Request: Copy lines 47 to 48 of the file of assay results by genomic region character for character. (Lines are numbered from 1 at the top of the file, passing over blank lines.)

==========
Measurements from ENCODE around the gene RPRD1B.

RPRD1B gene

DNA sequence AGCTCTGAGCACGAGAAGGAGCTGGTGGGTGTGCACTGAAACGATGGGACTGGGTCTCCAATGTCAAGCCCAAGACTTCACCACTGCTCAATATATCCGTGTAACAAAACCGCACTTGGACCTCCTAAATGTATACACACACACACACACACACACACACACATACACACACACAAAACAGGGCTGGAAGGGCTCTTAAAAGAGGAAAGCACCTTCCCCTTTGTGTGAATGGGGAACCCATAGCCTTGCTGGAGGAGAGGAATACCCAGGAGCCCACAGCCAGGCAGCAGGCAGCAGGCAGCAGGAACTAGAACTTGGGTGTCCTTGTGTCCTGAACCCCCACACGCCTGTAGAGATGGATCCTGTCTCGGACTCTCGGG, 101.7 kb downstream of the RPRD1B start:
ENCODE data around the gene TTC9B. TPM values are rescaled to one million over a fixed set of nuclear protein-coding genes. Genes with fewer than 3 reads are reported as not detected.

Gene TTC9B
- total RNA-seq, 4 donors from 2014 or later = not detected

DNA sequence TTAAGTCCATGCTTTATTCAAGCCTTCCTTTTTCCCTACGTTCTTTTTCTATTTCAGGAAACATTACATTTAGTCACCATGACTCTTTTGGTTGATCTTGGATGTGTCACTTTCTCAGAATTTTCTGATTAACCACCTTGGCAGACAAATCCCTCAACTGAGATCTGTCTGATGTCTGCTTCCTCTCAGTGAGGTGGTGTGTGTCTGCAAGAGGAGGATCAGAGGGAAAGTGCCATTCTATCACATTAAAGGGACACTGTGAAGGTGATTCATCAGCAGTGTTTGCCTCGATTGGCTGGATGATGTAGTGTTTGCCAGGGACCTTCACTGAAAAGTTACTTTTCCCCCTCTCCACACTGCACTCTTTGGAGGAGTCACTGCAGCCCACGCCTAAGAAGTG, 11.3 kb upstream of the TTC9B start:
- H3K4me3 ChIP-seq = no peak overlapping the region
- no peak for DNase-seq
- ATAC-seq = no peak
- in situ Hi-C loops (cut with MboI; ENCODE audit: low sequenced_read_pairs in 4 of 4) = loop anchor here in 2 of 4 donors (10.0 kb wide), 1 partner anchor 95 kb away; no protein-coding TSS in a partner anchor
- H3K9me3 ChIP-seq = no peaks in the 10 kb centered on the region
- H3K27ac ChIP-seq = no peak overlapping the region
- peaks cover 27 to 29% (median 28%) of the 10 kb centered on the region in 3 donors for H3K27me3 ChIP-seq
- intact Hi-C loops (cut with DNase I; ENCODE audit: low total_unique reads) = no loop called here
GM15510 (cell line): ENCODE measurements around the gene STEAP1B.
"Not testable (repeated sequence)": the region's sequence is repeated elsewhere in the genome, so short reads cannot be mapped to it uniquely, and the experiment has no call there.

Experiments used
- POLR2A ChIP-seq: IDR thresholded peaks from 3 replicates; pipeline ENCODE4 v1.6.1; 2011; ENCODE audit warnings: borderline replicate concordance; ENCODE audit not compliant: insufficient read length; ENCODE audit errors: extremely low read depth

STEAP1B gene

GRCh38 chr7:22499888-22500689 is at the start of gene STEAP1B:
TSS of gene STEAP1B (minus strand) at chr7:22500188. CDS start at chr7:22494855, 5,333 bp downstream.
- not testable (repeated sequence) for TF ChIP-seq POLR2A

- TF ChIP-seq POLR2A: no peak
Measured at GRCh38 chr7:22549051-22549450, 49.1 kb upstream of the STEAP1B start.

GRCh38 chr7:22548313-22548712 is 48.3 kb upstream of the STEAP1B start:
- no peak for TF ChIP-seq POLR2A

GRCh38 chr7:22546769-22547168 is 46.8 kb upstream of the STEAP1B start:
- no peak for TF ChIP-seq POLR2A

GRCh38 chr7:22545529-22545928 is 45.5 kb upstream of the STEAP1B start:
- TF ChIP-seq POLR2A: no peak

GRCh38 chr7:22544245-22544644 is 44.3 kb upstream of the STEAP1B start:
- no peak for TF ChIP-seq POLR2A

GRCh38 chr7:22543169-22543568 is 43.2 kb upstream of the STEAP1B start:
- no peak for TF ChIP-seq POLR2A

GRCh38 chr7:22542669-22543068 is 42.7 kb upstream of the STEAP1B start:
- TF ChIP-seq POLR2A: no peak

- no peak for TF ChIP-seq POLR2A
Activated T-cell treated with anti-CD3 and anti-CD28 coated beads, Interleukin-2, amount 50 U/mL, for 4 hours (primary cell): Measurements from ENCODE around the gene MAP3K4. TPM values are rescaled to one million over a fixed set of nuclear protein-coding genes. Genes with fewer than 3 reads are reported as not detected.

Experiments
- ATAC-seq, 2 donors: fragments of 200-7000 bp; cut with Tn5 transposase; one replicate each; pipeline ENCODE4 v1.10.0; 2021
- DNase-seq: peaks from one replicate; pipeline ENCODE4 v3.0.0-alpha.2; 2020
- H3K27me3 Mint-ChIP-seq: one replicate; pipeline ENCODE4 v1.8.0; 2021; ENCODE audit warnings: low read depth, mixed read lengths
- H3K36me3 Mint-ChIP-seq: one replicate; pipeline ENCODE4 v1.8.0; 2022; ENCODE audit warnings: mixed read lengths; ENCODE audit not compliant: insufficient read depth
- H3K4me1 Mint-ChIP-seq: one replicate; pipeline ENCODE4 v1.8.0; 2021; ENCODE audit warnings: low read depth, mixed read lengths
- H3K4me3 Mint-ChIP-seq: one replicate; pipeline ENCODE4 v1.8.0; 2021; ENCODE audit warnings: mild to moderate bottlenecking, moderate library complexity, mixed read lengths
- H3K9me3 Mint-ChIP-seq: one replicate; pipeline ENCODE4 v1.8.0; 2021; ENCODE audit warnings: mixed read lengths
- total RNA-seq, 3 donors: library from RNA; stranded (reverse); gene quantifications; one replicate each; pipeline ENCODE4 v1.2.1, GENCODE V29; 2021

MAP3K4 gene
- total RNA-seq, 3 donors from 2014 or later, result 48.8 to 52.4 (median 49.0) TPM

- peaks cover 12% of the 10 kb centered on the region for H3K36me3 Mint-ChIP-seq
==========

- H3K9me3 Mint-ChIP-seq: one replicate; pipeline ENCODE4 v1.8.0; 2021; ENCODE audit warnings: mixed read lengths
- total RNA-seq, 3 donors: library from RNA; stranded (reverse); gene quantifications; one replicate each; pipeline ENCODE4 v1.2.1, GENCODE V29; 2021